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Archana Kamath with her mother Dr Anuradha Kamath

I cannot give it a definite time but I will be the best: Archana Kamath

A grimace appears on her face when she loses a point. Then, determination flows through her eyes and by the time she tosses the ball for her serve it is evident that the next point is hers and the next until she wraps up the match.

This has been the story of Archana Kamath in Goa Challengers quest for the Ultimate Table Tennis title in their maiden appearance; the story of a nineteen-year-old girl who through her efforts and the platform provided to her by Goa Challengers is inching closer to one day be the best Table Tennis player of India.

Archana is confidence personified.

“She is not result oriented. She believes in hard work and enjoying what she is doing. As a child, before leaving home for school to answer her exams she would ask me Mummy are you happy with my efforts? If I said yes, she would go away happily and her results were always excellent,” recollects Anuradha Kamath, Archana’s mother who gave up her medical practice to be with her daughter.

“Most of my confidence comes from the dugout. I look to my colleagues and they are always there to lead me on,” shoots back Archana when asked to explain her confidence during a match.

“I think confidence is about trusting yourself. I still have not learnt to do that every time but I think it is an ongoing process I am learning to feed on,” elaborates Archana when asked to explain her understanding of confidence.

When Archana started the tie for Goa challengers it was her confidence that put the team on a firm saddle and set a benchmark for others to follow. At other times, when it appeared that the tie was slipping out of Goa challengers grasp, it was Archana who saved the blushes for the team and she has been doing it all through confidence.

Archana practises six days a week in Bengaluru with players of her age and elder to her. “I do not have a special sparring partner. Nor do I have a fix set of players that I play with everyday. But, I make it a point to play six hours a day for six days a week,” admits Archana.

“I never had doubts that my daughter would do well in table tennis because as a kid, whatever she did, she did well. She gives her 100% in whatever she chooses to do whether it is in academic or sports. I am not really bothered about how much time she is spending on TT now because I know that at some point she will return to academics,” opined Anuradha when asked whether she would be happier seeing her daughter doing well academically.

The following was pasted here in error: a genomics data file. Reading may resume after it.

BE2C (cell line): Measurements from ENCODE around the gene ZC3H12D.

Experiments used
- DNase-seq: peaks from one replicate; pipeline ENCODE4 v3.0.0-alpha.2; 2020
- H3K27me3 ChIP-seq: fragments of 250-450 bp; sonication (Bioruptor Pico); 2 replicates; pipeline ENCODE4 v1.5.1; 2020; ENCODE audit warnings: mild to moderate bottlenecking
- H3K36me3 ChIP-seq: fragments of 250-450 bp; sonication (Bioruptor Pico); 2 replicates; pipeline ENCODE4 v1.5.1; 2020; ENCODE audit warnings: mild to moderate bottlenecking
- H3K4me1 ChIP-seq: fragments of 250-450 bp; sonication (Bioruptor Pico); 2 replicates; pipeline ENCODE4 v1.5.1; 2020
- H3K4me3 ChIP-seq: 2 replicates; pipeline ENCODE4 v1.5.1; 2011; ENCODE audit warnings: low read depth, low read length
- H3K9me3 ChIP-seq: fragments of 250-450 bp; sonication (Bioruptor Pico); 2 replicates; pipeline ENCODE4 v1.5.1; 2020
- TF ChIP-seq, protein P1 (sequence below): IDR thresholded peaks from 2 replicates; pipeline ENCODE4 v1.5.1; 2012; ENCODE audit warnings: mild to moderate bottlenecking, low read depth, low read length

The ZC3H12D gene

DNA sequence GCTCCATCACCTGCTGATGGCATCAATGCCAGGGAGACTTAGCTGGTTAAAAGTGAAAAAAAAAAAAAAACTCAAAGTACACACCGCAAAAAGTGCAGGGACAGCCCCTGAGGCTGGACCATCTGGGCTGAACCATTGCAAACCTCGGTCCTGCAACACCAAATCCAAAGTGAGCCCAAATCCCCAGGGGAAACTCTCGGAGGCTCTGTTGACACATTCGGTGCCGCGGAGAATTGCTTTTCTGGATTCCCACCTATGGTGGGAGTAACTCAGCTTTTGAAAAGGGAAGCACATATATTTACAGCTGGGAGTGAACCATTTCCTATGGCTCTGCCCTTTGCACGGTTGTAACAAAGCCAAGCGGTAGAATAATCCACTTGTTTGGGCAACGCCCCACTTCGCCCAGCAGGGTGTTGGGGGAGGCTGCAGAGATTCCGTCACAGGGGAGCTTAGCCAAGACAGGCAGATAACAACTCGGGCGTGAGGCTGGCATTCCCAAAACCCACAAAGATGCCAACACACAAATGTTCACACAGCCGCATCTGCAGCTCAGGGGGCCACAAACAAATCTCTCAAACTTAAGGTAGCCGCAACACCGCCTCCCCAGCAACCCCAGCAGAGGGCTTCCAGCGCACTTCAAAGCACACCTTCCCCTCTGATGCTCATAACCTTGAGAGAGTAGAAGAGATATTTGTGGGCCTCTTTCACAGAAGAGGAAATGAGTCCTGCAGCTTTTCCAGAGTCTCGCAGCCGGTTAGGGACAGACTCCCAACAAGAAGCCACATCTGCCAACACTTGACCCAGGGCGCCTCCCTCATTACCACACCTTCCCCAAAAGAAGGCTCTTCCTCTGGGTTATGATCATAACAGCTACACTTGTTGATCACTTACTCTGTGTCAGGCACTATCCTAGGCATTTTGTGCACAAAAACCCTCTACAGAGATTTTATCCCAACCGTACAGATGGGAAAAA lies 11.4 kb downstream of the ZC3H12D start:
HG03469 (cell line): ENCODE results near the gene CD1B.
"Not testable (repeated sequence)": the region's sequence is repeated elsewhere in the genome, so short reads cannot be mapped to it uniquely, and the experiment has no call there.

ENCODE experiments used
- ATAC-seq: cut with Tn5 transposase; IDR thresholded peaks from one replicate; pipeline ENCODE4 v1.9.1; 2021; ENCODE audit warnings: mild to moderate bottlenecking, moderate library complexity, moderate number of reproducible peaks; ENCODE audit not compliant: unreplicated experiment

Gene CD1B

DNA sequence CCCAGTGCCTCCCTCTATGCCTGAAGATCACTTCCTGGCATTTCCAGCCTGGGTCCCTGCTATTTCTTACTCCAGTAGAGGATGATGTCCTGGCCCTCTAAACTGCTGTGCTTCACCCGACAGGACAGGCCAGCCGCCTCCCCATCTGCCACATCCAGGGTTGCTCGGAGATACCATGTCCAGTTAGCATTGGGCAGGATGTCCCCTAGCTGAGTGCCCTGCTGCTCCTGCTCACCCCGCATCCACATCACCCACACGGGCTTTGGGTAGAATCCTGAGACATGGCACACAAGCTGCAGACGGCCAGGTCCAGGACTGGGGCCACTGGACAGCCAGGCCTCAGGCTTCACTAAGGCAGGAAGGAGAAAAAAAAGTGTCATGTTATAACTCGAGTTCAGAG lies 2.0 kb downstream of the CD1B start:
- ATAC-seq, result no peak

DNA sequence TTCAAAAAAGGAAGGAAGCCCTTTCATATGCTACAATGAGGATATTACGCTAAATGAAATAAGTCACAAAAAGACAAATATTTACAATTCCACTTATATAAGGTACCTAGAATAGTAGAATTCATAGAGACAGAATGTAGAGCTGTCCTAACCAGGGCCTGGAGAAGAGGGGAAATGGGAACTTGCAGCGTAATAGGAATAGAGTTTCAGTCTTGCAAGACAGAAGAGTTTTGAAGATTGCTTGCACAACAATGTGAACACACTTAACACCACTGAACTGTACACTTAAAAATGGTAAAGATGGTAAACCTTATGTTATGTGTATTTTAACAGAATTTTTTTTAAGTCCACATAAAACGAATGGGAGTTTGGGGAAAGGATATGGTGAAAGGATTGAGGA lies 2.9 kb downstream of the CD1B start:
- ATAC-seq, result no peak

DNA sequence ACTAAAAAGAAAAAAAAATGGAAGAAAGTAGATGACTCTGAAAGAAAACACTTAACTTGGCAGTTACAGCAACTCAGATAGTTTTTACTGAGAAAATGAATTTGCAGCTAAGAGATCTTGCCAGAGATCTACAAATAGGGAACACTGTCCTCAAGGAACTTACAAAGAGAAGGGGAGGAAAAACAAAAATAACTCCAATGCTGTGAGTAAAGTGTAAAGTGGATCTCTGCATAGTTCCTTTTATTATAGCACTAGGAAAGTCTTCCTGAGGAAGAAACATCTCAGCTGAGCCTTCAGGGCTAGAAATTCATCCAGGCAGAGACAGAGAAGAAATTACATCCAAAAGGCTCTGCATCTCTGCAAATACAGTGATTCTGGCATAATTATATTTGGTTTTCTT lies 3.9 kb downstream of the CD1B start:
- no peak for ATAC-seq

“Sports has a time frame. I have no problem if she wants to spend her youth playing Table Tennis and excelling in it. At some point she will continue her studies and decide what she needs to do further. I and my family support her one hundred percent in her quest for excellence,” confesses Archana’s mother.

“I loved sports during my younger days too. But at that time there was a stigma. It was you either studied or became a sportsman. Sports is a profession today and therefore there is no stigma and it is possible to manage both,” feels Anuradha who gave up her medical clinic to be with her daughter on her Table Tennis tours.

“Table Tennis is my passion and money does not come in the picture with passion. Money was never a factor when I decided to pursue this sport and it will never be,” admits Archana when asked to determine the role money plays in her quest to excel in the game.

Archana is pursuing BA Economics Honours through Jain College in Bengaluru and admits she has taken a break from studies for a year and a half. “Table Tennis is my priority now. But, at some point I will continue my studies,” is Archana’s explanation on how she intends juxtaposing between studies and sports.

Archana’s performance in her debut with Goa Challengers was inked with celebrity colours during her first game in UTT against India’s current No 1 Table Tennis player Manika Batra. From then on, the colours have taken different hues of brilliance – each shade, reflecting the colours of a future star. At nineteen, the way is not too long.

“I don’t think I can give it a definite time. It will happen when it has to,” says Archana confidently when asked how long it will take her to be the best in India.

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